East Grinstead in 1907 doesn’t look terribly swamped with motorcars and would have probably been even less so three years earlier. This was when Sir William Thomas Charley shuffled off this mortal coil. The 71-year old died on a hot July morning shortly after he said he had been “getting out of the way of motor-cars on his bicycle.”
Sir William had been a Conservative MP in the 1860s and 1870s, and later became a judge. Originally from Ireland, Sir William had been living in the Sussex town for five years before his death. Cycling, according to an obituary in The Times, was “one of his favourite recreations.”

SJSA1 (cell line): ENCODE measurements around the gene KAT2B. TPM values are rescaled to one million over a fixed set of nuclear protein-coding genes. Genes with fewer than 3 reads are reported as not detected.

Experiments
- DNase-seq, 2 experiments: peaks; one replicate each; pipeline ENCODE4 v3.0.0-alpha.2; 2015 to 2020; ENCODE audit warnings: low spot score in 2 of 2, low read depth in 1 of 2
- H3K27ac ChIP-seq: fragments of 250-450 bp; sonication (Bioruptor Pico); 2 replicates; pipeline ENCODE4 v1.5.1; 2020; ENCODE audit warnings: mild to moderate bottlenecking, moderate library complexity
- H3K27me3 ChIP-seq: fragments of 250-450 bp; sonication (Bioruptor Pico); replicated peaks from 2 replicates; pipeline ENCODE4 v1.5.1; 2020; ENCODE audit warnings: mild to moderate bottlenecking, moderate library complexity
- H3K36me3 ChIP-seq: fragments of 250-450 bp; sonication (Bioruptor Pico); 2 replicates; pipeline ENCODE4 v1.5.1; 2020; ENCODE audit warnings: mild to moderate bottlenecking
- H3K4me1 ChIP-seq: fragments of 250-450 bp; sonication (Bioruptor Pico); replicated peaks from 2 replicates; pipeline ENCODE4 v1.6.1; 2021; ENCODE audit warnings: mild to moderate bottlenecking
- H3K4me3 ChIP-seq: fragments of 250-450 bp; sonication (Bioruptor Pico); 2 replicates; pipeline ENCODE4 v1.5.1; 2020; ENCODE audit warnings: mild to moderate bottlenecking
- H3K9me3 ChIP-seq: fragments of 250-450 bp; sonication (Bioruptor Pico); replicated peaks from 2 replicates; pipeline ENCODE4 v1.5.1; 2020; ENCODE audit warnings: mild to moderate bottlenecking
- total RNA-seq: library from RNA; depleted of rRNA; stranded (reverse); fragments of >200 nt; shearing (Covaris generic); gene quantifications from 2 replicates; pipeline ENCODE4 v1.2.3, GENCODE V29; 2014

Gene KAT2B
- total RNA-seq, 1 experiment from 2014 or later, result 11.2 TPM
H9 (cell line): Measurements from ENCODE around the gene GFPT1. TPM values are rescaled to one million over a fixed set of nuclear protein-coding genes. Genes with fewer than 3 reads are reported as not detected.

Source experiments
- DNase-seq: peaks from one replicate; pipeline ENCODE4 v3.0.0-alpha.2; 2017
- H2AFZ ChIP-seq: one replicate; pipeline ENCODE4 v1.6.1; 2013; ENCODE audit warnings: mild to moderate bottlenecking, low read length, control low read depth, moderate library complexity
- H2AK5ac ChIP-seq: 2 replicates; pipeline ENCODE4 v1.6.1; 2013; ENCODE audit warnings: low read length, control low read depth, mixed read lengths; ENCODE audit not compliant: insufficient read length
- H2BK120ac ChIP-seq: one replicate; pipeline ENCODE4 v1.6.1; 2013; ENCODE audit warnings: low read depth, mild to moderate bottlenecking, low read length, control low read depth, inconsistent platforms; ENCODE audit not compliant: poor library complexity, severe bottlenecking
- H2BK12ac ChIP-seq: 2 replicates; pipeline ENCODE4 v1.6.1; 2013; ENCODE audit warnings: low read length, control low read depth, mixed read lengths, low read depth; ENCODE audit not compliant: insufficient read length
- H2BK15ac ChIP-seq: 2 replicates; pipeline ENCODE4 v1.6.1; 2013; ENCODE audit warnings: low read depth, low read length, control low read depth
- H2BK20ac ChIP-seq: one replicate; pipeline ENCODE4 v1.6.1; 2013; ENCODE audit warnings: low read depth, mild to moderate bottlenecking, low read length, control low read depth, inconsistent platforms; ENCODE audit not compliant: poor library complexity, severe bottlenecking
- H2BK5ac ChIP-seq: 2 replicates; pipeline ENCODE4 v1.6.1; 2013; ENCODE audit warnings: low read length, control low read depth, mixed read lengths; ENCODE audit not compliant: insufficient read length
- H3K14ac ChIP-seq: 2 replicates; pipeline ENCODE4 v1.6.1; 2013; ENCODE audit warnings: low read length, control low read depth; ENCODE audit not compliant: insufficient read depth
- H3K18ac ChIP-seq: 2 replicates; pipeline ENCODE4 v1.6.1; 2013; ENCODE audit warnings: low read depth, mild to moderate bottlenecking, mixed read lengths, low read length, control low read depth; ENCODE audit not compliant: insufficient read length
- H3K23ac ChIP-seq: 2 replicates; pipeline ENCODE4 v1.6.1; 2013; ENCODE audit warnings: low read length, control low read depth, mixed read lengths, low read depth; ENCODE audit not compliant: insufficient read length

He had been president of the Pickwick Bicycle Club – the world’s oldest extant cycling club – for the five years between 1885 and 1889. (He’s still the longest serving president). Sir William was a socially-aware Victorian gent, one of the founders of the United Kingdom Beneficent Association, a charity providing financial help to older people in poverty. This was created in 1863 and now known as Independent Age.
In 1904, there were 8,465 motorcars in use in the whole of Great Britain. Today that’s about the number of private cars in just East Grinstead.